Fenimore

Fenimore Art Museum

Through the Eyes of Others: African-Americans in American Art

The images of African Americans at Fenimore Art Museum offer insights into the ways that Americans in the past viewed one another; how artistic representations of black people created and reinforced popular attitudes; and how these attitudes continue to affect us today. This is not simply a story for African Americans, but for all of us, because the issues represented in this exhibition—identity, self-portrayal, survival, resistance, and stereotyping—are issues that relate to each individual who has ever wondered about their own identity and to every group that has entered this country.

start date: 
01/14/2009
end date: 
01/31/2010
Exhibition Type: 
traveling
Site: 
travel_locations: 

Venue 1

Fenimore Art Museum, Cooperstown, N.Y.

Venues 2-5

OPEN

Images
Caption 1: 
Black Child, ca. 1820. Philip Thomas Cole Tilyard (1787-1827). Gift of Stephen C. Clark. Collection of the Fenimore Art Museum, Cooperstown, NY.
Caption 2: 
Kept In, 1889. Edward Lamson Henry (1841-1919). Gift of Stephen C. Clark. Collection of the Fenimore Art Museum, Cooperstown, N.Y.

Through the Eyes of Others: African Americans and Identity in American Art

Museum: 
Fenimore

The images of African Americans at the Fenimore Art Museum offer insights into the ways that Americans in the past viewed one another; how artistic representations of black people created and reinforced popular attitudes; and how these attitudes continue to affect us today.

start date: 
08/22/2008
end date: 
12/30/2008
Exhibition Type: 
finite
Site: 
Images
Caption 1: 
Black Child, ca. 1820. Philip Thomas Cole Tilyard (1787-1827). Gift of Stephen C. Clark. Collection of the Fenimore Art Museum, Cooperstown, NY.
Caption 2: 
The Problem We All Live With (Artist’s Proof), 1964. Rockwell, Norman. Norman Rockwell Museum.

The 6th Contemporary Iroquois Art Biennial Featuring Peter B. Jones and George Longfish

Museum: 
Fenimore

This exhibition will feature ceramic pots by Peter B. Jones and collages by George Longfish. Both are contemporary Iroquois artists.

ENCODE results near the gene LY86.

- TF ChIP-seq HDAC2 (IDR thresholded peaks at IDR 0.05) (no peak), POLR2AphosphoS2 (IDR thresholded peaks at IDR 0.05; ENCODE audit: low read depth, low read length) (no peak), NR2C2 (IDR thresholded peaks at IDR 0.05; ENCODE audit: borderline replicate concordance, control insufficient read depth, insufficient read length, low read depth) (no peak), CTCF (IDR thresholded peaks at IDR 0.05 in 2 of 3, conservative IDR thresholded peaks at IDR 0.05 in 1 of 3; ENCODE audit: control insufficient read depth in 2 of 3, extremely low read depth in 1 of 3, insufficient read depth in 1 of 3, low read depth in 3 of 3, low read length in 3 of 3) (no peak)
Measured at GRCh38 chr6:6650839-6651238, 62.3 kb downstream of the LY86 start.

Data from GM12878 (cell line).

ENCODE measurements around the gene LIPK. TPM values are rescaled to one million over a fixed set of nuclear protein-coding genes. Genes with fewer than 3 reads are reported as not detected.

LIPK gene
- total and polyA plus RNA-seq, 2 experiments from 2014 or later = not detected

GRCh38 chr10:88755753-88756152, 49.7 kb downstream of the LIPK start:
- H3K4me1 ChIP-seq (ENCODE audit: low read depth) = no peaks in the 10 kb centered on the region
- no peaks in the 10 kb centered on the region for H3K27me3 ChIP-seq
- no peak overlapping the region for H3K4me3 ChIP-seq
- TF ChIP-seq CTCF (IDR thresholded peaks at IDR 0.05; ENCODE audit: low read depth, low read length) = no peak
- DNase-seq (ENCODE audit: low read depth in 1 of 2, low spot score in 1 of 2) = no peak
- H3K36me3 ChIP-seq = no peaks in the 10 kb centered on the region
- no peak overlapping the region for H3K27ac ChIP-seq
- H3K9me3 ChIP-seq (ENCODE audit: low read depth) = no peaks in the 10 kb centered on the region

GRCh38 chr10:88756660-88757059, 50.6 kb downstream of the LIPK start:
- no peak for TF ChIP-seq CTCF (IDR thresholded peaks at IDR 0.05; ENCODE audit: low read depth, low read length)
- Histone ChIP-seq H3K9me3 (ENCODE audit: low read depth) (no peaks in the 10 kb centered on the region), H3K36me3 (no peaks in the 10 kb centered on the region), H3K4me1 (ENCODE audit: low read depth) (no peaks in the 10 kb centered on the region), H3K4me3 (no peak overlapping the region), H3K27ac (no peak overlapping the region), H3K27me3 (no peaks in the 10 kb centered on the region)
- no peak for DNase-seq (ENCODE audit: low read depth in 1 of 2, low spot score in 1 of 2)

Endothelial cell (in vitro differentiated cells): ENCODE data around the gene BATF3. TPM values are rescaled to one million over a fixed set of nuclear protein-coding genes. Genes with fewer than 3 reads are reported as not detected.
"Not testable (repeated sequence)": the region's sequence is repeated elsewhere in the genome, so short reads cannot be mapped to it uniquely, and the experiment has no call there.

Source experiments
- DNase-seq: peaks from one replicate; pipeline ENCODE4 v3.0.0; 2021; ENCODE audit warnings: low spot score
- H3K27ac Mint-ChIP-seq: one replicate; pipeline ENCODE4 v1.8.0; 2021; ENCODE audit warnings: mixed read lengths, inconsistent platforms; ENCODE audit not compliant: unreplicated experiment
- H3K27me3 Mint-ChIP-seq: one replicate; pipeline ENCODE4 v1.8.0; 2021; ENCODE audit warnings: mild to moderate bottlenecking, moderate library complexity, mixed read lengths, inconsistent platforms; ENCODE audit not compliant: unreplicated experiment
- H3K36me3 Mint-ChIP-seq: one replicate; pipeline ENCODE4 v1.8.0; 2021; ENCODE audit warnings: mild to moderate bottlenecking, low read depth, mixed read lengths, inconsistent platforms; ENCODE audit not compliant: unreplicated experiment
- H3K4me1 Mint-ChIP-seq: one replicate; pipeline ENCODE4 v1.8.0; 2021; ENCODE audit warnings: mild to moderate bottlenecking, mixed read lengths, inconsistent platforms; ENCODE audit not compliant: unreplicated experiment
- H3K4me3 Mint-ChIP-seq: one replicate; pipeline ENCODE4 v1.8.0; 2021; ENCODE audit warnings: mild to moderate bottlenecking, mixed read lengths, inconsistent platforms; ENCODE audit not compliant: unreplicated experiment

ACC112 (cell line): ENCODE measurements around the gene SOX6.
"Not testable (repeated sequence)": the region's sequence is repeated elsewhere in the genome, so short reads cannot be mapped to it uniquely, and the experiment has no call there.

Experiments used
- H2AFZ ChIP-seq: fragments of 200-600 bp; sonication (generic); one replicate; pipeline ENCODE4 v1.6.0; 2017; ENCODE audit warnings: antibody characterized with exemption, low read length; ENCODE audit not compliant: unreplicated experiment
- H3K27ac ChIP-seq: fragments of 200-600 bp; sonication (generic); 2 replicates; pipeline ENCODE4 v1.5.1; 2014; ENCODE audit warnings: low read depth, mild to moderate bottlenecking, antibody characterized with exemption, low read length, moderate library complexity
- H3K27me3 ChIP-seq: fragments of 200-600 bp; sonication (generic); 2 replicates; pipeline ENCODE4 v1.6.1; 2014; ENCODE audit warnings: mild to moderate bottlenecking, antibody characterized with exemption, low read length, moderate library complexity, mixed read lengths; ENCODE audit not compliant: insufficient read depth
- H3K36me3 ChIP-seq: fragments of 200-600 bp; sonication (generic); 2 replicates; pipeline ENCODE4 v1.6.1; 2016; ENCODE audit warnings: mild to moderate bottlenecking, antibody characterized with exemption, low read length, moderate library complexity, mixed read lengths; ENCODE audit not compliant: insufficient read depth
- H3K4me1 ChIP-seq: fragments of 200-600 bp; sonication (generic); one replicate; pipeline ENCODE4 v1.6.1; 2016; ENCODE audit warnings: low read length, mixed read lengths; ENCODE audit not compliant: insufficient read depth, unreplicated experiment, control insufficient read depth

Guest Curator G. Peter Jemison (Seneca) is the Site Manager for Ganondagan State Historic Site in Victor, New York, the location of a seventeenth-century Seneca town.

start date: 
09/21/2007
end date: 
12/29/2007
Exhibition Type: 
finite
Site: 
Images
Caption 1: 
Untitled, 2005. Peter B. Jones. Collection of the Fenimore Art Museum, Cooperstown, NY.

Panoramas of Pride: 19th Century Bird's Eye Views of New York State

Museum: 
Fenimore

This selection of New York state bird’s-eye views dates from the 1850s to 1890. During the second half of the 19th century, especially after the Civil War, the most common type of city view was drawn from an imaginary perspective high in the air. Bird’s-eye views appealed to local pride and the desire to promote one’s community. After the Civil War, firms specializing in bird’s-eye views employed itinerant artists to travel the country to make illustrations of large cities and small towns alike.

start date: 
03/31/2007
end date: 
12/29/2007
Exhibition Type: 
finite
Site: 
Images
Caption 1: 
Cooperstown, New York, 1862. M. Dev. Martin, artist and lithographer. Lewis & Goodwin, Albany, New York, publishers. Gift of Mrs. Morgan Henry, N0040.1964

Myth & Reality: The Art of the Great Plains

Museum: 
Fenimore

The complex relationship between distinct cultures creates a remarkable dynamic, especially when one culture attempts to make a pictorial record of the other. The exaggerations and inaccuracies of the resultant imagery can have an intense impact on both cultures. For America and most of the world, the Great Plains evokes images of painted tipis, savage buffalo hunts, and warriors on horseback wearing elaborate feather headdresses.

start date: 
03/31/2007
end date: 
12/29/2007
Exhibition Type: 
finite
Site: 
Images
Caption 1: 
Horse Mask, ca. 1870. Unidentified Artist, Nez Perce. The Eugene and Clare Thaw Collection of American Indian Art.

Remington Student Guide

This guide was prepared to enhance student visits to Treasures of Frederick Remington.

Remington honed his work with a journalist's sensibility for story-telling in words and pictures, buttressed with a tremendous sense of place. The West he depicted had already vanished, but Frederic Remington snatched it from oblivion and captured the world, the work, and the spirit of the American cowboy, the frontier cavalry soldier, and the determined Native American warrior forever.

Pages: 
4
Lesson Plan Type: 
Exhibits
Site: 

About Face

What did Thomas Jefferson really look like? Find out in this workshop as your class tours the Browere Life Masks exhibit. Learn about important figures of early American history, play a special gallery game, and create a portrait of your own to take home.
NYS Learning Standards Addressed: English Language Arts, the Arts, Social Studies

Pages: 
4
Lesson Plan Type: 
Tour
Grades: 
4-8
Site: 

Pages